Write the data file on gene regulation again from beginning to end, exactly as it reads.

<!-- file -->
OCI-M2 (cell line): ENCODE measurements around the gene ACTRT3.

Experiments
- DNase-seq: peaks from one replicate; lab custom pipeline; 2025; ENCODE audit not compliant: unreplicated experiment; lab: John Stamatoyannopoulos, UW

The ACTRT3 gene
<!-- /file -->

OCI-M2 (cell line): ENCODE measurements around the gene ACTRT3.

Experiments
- DNase-seq: peaks from one replicate; lab custom pipeline; 2025; ENCODE audit not compliant: unreplicated experiment; lab: John Stamatoyannopoulos, UW

The ACTRT3 gene